Let denote the space of all paths . There is a natural measure on coming from the transition kernel:
Now suppose we are given a starting point , and a target distribution specified by a function scaled so that . If we let denote the law of , then this simply says that is a density with respect to . One should think about as the natural law at time (given ), and describes a perturbation of this law.
Let us finally define the set of all measures on that start at and end at , i.e. those measures satisfying
and for every ,
One should verify that, like many times before, we are minimizing the relative entropy over a polytope.
One can think of the optimization as simply computing the most likely way for a mass of particles sitting at to end up in the distribution at time .
where is the heat semigroup of our chain , i.e.
Let denote the time-inhomogeneous chain with transition kernels and and let denote the law of the random path . We will now verify that is the optimal solution to (1).
We first need to confirm that , i.e. that has law . To this end, we will verify inductively that has law . For , this follows by definition. For the inductive step:
We have confirmed that . Let us now verify its optimality by writing
where the final equality uses the fact we just proved: has law . Continuing, we have
where the final inequality uses the definition of in (2). The latter quantity is precisely by the chain rule for relative entropy.
We conclude that
and from this one immediately concludes that . Indeed, for any measure , we must have . This follows because is the law of the endpoint of a path drawn from and is the law of the endpoint of a path drawn from . The relative entropy between the endpoints is certainly less than along the entire path. (This intuitive fact can again be proved via the chain rule for relative entropy by conditioning on the endpoint of the path.)
1.2. The Brownian version
Let us now do the same thing for processes driven by Brownian motion in . Let be a Brownian motion with . Let be the standard Gaussian measure and recall that has law .
We recall that if we have two measures and on such that is absolutely continuous with respect to , we define the relative entropy
where denotes the drift. We require that is progressively measurable, i.e. that the law of is determined by the past up to time , and that . Note that we can write such a process in differential notation as
Fix a smooth density with . In analogy with the discrete setting, let us use to denote the set of processes that can be realized in the form (4) and such that and has law .
As in the discrete setting, this problem has a unique optimal solution (in the sense of stochastic processes). Here is the main result.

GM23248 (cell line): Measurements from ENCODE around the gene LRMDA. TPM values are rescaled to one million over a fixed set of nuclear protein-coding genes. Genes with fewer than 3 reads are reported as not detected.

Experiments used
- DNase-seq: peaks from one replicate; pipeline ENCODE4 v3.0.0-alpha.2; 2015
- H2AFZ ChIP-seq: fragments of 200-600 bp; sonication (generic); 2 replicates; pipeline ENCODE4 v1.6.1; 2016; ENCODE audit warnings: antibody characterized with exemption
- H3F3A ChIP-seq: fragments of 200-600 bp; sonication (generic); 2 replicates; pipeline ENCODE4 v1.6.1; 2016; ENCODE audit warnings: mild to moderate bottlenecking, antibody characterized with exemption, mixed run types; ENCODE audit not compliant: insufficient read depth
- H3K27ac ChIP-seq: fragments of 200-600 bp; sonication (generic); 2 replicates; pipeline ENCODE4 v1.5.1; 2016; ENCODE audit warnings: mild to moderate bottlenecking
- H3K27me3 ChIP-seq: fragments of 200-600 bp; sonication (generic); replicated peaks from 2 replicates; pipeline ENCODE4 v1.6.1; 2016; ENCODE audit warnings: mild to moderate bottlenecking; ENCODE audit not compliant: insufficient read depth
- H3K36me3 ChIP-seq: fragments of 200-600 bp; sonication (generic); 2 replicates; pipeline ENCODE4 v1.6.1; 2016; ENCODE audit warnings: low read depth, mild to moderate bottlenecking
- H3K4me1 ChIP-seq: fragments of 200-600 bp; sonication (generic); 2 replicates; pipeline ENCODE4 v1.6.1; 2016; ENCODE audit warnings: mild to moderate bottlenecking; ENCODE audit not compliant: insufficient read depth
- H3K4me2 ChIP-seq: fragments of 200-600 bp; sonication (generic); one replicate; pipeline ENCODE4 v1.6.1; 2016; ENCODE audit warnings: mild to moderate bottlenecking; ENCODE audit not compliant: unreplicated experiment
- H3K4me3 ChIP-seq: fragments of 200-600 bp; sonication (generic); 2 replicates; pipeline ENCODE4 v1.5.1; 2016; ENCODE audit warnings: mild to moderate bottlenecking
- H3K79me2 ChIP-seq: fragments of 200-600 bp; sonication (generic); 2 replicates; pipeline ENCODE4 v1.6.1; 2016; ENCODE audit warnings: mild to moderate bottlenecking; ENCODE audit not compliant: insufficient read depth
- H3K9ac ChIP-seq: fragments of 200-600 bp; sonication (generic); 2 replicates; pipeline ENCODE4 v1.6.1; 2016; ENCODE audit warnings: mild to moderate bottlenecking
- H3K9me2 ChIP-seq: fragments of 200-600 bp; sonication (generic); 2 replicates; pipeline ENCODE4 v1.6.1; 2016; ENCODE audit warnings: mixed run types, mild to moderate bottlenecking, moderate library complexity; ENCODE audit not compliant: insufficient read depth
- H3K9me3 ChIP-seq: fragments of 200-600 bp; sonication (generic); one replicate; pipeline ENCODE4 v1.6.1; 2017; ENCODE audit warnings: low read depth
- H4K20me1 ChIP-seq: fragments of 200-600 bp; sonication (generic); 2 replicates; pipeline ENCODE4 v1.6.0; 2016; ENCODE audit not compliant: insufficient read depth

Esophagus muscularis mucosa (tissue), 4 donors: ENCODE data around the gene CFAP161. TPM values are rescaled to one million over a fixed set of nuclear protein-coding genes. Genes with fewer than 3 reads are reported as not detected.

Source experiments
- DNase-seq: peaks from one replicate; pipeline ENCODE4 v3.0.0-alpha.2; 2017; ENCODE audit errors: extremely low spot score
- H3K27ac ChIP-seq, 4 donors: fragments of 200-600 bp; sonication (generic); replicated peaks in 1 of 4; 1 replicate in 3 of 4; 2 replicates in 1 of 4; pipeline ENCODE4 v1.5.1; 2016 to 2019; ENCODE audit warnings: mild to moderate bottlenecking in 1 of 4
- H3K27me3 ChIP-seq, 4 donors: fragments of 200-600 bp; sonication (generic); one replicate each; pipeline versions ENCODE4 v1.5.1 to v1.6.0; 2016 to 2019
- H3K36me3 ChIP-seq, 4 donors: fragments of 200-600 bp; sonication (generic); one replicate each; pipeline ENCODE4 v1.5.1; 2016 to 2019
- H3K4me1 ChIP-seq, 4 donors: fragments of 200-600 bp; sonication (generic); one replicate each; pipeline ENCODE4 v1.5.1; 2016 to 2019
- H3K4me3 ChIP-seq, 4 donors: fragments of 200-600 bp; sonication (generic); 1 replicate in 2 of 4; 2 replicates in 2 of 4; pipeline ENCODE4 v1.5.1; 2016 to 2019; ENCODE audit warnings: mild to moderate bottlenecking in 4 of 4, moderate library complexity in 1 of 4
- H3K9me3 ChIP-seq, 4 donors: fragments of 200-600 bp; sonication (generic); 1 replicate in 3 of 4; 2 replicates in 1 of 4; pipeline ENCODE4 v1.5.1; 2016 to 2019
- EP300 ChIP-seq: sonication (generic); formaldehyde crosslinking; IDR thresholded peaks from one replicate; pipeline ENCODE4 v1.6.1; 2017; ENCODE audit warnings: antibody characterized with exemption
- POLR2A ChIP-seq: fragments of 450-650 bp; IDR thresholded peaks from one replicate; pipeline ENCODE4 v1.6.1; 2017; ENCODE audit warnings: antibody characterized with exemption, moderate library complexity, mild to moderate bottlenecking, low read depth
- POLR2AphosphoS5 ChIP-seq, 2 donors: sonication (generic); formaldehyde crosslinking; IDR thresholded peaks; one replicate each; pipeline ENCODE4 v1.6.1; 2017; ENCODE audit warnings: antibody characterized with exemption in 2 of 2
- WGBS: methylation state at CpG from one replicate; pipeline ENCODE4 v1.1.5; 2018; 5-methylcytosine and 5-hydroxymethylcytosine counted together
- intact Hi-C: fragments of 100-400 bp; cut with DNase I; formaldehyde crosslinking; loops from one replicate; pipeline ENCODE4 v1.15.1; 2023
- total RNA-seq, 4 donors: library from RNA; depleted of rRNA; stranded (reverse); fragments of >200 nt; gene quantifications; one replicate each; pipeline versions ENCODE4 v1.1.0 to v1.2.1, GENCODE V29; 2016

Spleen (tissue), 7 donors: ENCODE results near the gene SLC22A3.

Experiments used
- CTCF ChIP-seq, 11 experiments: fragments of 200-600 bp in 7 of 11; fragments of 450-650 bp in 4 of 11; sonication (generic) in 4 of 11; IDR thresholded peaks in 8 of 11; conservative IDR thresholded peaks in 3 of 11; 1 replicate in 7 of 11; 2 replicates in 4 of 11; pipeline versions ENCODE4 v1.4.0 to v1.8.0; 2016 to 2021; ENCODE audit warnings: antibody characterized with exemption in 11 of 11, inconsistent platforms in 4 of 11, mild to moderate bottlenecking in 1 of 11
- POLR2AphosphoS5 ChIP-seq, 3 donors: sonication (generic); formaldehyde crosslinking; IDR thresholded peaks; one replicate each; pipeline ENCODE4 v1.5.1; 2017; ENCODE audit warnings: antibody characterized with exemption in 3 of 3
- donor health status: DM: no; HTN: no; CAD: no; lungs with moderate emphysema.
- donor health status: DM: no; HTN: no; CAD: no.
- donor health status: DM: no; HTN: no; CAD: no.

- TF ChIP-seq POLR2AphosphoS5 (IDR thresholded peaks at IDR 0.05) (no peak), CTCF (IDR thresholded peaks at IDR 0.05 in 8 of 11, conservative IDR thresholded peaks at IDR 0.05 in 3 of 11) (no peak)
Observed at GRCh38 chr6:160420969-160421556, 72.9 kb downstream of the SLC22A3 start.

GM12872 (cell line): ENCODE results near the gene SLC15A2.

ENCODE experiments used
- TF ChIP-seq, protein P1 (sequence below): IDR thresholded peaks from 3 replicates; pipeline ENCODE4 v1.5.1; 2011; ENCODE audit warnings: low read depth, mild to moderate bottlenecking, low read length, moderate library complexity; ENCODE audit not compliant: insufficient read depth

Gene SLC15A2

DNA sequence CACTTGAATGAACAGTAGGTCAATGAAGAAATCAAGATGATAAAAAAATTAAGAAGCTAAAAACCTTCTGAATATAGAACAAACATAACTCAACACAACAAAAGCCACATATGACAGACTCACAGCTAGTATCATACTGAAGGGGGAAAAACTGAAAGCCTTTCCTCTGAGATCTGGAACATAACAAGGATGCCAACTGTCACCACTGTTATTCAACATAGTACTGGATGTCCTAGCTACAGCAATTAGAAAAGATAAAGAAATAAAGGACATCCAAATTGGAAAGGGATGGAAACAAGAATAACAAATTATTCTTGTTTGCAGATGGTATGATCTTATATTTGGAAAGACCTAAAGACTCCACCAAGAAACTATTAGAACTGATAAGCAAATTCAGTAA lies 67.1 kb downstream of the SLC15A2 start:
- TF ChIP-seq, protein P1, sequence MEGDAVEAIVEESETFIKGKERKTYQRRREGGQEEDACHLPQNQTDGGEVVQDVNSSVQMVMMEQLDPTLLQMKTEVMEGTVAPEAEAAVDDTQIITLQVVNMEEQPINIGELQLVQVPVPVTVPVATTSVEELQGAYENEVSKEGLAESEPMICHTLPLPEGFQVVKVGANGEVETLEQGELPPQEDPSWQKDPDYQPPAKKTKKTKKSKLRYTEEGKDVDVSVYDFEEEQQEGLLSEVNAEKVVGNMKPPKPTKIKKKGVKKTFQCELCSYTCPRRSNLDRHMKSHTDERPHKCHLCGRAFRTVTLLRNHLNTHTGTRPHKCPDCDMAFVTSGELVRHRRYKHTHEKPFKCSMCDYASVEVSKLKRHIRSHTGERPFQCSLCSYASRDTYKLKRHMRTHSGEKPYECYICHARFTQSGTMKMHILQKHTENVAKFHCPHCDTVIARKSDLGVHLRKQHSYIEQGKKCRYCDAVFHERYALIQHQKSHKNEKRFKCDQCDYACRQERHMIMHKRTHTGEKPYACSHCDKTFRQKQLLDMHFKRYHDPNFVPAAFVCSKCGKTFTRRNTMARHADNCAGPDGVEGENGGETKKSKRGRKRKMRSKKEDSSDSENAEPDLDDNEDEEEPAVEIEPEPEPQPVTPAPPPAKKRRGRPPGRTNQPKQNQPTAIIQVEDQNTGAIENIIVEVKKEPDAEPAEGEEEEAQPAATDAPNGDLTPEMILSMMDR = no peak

Theorem 1 (Föllmer) If is the optimal solution to (5), then
Just as for the discrete case, one should think of this as asserting that the optimal process only uses as much entropy as is needed for the difference in laws at the endpoint. The RHS should be thought of as an integral over the expected relative entropy generated at time (just as in the chain rule expression (3)).
The reason for the quadratic term is the usual relative entropy approximation for infinitesimal perturbations. For instance, consider the relative entropy between a binary random variable with expected value and a binary random variable with expected value :
I am going to delay the proof of Theorem 1 to the next post because doing it in an elementary way will require some discussion of Ito calculus. For now, let us prove the following.
Proof: The proof will be somewhat informal. It can be done easily using Girsanov’s theorem, but we try to keep the presentation here elementary and in correspondence with the discrete version above.
Note that has the law of a standard -dimensional of covariance .
If is an -dimensional Gaussian with covariance and , then
where the latter expectation is understood to be conditioned on the past up to time .
In particular, plugging this into (6), we have
The proof is taken directly from Lehec. We will use the entropic formulation of Brascamp-Lieb due to Carlen and Cordero-Erausquin.
By (8), we have for all :
The latter equality uses the fact that each is an orthogonal projection.
Let denote a standard Gaussian on , and let denote a standard Gaussian on for each .
Theorem 3 (Carlen & Cordero-Erausquin version of Brascamp-Lieb) For any random vector , it holds that
Proof: Let with denote the entropy-optimal drift process such that has the law of . Then by Theorem 1,
where the latter inequality uses Lemma 2 and the fact that has law .
As part of a summer school associated to the Hausdorff Institute for Mathematics Program on Combinatorial Optimization, I will be giving some lectures on “Semi-definite extended formulations and sums of squares.”
I wanted to post here a draft of the lecture notes. These extend and complete the series of posts here on non-negative and psd rank and lifts of polytopes. They also incorporate many corrections, and have exercises of varying levels of difficulty. The bibliographic references are sparse at the moment because I am posting them from somewhere in the Adriatic (where wifi is also sparse).